4) Keep cage pans and cages in general cleaner than usual in the summer. Urine and the ammonia it produces create heat, and if there are 50 rabbits in a building with full pans (assuming you use cages with pans), the temperature is naturally going to increase, sometimes dramatically. Also, cleaning cages more often keeps the flies down, which lessens the chance of flystrike.

5) Try to construct your rabbitry in a shady area, and if there is no shade plant some vines or fast growing shrubs or trees that will shield the structure and lower the temperature in the building somewhat. (Note: Be certain that nothing planted over the barn is poisonous!)

6) Refill water bottles with ice cold water once or twice a day and add Acid Pak on the very warmest days to keep electrolyte levels on an even keel. Also, scale down the amount of pellets you feed since rabbits do not need to create heat in the summer. In the Spring and Fall a mounded cup of Pellets for adults is appropriate for an FA, in summer it is a good idea to remove or minimize all top dressings and "hot" grains, and feed 1 level cup of pellets to each adult rabbit per day.

7) Another way to keep bunnies cool is to go into the building periodically with a wet cloth or spritz bottle to wet down the ears of your bunnies. Rabbits regulate heat through their ears, so cooling them down this way will enable them to find relief immediately. Be sure not to drip water into the ear canal, and if the rabbit in question is in coat be certain not to drip water onto the wool around the ears to avoid matting.

8) If you are breeding or have nursing does in the barn pay special attention to their comfort since they will suffer far more in the heat than bucks, young rabbits, and non-pregnant does. A late-term pregnant doe is in greater danger than a nursing doe, but both will feel the heat and have a much more difficult time than others in the barn. Also, bucks tend to be affected by heat more easily than does, (and can go sterile if the temps rise above 85 for 2-3 days in a row). The entire herd is much more susceptible to heatstroke during the first 1-2 heat waves of the year before slowly acclimating to the higher temperatures. All rabbits seem to tolerate the heat better late in the summer once they have become accustomed to it.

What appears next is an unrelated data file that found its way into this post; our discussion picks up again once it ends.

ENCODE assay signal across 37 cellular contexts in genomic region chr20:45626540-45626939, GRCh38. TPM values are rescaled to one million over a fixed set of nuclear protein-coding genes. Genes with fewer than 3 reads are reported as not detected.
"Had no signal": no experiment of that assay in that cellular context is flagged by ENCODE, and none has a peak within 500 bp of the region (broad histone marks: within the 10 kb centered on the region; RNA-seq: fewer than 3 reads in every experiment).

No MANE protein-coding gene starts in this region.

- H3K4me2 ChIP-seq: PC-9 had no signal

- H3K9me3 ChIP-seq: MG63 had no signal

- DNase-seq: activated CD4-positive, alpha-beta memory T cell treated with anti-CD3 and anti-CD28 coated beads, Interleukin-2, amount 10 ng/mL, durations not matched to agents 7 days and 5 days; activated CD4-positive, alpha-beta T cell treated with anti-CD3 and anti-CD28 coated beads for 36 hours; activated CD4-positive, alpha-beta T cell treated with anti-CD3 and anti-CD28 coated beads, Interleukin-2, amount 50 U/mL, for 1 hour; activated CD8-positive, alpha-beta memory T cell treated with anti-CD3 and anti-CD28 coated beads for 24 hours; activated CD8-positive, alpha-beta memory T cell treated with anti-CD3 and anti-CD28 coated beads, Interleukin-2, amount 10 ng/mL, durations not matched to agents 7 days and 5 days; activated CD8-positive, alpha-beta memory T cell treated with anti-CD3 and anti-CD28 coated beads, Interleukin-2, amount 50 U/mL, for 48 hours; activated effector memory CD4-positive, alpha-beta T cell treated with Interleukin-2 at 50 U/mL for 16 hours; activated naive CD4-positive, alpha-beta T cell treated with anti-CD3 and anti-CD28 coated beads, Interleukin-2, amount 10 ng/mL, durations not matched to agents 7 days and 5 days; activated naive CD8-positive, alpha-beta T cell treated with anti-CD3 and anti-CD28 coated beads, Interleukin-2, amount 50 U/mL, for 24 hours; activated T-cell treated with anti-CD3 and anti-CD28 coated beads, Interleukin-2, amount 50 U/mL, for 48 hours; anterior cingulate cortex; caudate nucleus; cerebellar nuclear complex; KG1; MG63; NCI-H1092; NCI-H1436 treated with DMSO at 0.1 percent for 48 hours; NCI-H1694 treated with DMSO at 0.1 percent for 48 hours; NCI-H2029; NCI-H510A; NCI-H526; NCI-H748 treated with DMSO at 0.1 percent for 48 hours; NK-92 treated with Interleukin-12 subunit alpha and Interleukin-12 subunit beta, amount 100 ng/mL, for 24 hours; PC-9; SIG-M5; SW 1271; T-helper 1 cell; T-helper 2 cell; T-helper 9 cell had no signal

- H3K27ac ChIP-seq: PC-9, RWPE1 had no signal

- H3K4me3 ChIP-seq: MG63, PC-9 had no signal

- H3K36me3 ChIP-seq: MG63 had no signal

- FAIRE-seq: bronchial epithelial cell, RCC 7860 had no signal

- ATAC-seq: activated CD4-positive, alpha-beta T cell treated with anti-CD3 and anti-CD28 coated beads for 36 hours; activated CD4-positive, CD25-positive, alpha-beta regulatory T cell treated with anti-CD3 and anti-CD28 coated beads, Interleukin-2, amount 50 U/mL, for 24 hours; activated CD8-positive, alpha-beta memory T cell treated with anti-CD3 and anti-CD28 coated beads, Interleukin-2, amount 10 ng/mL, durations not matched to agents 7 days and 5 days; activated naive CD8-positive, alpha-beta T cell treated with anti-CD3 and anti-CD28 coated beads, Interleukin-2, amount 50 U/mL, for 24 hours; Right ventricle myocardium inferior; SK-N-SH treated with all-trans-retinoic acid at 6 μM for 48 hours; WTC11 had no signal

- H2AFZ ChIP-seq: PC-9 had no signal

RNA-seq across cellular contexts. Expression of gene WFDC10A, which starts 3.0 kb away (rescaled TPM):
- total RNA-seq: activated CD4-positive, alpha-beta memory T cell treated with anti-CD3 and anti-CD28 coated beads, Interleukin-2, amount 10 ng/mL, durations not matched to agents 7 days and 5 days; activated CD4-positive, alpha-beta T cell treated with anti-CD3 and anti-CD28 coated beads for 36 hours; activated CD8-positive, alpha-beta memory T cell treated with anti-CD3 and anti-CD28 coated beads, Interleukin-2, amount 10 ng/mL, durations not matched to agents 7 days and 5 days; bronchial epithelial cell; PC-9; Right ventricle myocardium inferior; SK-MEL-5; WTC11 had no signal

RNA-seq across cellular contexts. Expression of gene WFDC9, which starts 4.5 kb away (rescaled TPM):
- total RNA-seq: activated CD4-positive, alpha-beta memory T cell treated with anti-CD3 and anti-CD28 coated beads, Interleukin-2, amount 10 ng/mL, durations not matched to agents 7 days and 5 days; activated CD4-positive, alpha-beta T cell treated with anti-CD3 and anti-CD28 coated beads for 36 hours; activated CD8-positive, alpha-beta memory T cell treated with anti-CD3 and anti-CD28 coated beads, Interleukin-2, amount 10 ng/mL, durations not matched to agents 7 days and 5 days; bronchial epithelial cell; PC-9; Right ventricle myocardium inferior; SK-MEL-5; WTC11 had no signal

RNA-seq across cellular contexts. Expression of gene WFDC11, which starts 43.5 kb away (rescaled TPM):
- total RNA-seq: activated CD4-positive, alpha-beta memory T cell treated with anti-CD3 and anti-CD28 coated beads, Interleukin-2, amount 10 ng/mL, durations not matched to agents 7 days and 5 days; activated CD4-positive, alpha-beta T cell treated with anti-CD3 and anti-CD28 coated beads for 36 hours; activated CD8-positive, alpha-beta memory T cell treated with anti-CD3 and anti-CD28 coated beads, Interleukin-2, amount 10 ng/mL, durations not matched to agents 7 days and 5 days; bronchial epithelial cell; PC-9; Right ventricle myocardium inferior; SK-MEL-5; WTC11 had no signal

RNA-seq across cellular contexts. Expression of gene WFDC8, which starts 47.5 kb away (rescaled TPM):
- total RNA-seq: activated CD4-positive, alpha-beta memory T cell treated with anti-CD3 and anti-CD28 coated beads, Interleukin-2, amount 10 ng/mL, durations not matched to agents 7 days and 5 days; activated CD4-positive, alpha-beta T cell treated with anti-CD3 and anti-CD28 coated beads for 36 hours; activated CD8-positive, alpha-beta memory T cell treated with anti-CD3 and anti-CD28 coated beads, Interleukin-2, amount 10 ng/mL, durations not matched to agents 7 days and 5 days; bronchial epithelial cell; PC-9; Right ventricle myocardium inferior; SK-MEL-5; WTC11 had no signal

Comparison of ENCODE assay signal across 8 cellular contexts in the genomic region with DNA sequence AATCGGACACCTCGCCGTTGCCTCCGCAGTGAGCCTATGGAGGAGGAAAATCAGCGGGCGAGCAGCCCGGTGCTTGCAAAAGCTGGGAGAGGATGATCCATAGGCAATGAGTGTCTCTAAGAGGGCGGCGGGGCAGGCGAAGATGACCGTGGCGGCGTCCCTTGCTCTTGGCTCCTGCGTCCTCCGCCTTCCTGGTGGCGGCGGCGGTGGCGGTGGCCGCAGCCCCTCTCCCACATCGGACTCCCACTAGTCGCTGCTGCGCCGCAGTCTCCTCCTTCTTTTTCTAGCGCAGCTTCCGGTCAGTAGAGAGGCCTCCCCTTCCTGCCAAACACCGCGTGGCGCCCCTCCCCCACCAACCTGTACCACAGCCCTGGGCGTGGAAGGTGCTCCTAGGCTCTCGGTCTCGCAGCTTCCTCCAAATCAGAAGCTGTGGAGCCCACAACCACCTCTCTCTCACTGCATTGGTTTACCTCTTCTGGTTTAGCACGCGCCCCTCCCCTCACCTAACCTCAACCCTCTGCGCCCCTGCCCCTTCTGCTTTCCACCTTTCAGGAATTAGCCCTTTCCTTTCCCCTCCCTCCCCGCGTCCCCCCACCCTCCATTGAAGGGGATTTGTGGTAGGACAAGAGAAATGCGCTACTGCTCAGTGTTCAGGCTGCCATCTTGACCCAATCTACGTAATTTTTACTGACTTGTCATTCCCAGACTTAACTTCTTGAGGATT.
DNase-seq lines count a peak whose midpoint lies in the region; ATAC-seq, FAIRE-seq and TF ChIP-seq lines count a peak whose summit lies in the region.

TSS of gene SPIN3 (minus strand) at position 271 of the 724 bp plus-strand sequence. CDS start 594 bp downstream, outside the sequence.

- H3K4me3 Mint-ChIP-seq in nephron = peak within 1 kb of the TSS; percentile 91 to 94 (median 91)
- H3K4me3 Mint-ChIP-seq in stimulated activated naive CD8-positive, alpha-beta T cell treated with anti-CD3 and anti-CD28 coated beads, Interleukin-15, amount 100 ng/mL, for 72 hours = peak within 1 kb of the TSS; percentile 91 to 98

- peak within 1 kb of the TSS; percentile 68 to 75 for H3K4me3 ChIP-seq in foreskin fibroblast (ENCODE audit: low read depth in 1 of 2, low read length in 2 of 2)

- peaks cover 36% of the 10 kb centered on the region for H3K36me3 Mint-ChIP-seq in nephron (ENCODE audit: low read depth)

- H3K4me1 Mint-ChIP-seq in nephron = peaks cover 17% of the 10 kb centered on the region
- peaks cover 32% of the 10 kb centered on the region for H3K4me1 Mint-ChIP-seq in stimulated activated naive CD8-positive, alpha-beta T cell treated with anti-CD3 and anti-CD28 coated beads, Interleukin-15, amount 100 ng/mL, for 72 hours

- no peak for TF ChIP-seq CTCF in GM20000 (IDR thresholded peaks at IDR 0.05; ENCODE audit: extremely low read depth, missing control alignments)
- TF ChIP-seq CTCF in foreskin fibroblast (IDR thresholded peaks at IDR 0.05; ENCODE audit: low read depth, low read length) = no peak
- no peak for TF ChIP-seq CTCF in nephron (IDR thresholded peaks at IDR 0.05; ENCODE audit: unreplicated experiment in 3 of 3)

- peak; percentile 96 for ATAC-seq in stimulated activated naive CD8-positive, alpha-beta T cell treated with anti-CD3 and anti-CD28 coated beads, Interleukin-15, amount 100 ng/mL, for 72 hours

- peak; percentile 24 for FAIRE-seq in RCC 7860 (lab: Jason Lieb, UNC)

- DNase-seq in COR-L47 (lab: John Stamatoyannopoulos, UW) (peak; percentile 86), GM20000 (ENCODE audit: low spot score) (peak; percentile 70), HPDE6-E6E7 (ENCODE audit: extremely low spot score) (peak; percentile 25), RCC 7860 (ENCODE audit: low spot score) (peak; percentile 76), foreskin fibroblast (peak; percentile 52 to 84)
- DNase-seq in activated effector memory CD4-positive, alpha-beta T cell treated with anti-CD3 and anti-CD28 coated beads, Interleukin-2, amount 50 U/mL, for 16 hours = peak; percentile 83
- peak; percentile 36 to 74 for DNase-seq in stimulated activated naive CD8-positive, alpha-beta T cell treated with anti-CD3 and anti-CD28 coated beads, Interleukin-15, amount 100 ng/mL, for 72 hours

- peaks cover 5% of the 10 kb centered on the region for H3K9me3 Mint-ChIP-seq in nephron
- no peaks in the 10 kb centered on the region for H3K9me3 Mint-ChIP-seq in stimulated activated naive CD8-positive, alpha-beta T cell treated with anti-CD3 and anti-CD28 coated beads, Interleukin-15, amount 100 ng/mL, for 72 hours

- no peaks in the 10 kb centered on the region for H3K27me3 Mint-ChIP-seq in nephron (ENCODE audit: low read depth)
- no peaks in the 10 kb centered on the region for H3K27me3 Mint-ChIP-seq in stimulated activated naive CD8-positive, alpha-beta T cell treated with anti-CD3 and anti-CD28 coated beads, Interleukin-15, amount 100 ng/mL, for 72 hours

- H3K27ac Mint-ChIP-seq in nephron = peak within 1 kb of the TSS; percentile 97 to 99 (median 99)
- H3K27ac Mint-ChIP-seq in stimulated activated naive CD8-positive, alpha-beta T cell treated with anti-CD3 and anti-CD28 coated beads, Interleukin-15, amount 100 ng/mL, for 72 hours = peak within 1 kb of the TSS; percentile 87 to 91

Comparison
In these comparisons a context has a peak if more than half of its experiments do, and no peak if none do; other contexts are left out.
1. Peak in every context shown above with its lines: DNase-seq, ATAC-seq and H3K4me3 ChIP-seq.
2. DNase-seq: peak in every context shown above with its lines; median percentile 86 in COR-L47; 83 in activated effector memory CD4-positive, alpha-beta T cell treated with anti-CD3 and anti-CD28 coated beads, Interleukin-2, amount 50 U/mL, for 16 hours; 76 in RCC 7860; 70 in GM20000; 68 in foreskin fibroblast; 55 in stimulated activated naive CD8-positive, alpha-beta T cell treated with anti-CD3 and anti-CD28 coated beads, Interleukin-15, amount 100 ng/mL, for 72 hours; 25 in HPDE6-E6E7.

9) It is questionable whether it is a good idea to immerse an Angora in extreme heat stress in water. Breeders of short haired rabbits routinely use this technique, but an Angora coat complicates that approach, so unless the rabbit has been sheared down to the skin (in which case heat stroke would be unlikely), the wool will matt up to the point where it will be next to impossible to get it off, even with a scissor. It is also important to note that the skin of a matted rabbit cannot breathe and heatstroke may become imminent. Angoras should be well groomed or clipped altogether in the summer to assure proper air circulation. If a rabbit is in serious danger, bring it indoors to an air conditioned room OR to a basement or garage to lay out on the concrete floor. Soak the rabbit's ears down repeatedly with cool water, and keep it calm and quiet. Once it has recovered sufficiently, keep the animal indoors until evening with herbs such as Dandelion or Parsley, and make certain that Acid Pak has been added to cool water to give the bunny's system a boost and help it recover.

10) Another option is to hang bags of ice cubes over the fronts of your fans to blow cold air into your barn ( similar to a homemade air-conditioner). Just make sure that the bags do not leak and are not situated anywhere where they can be sucked into the fan blades.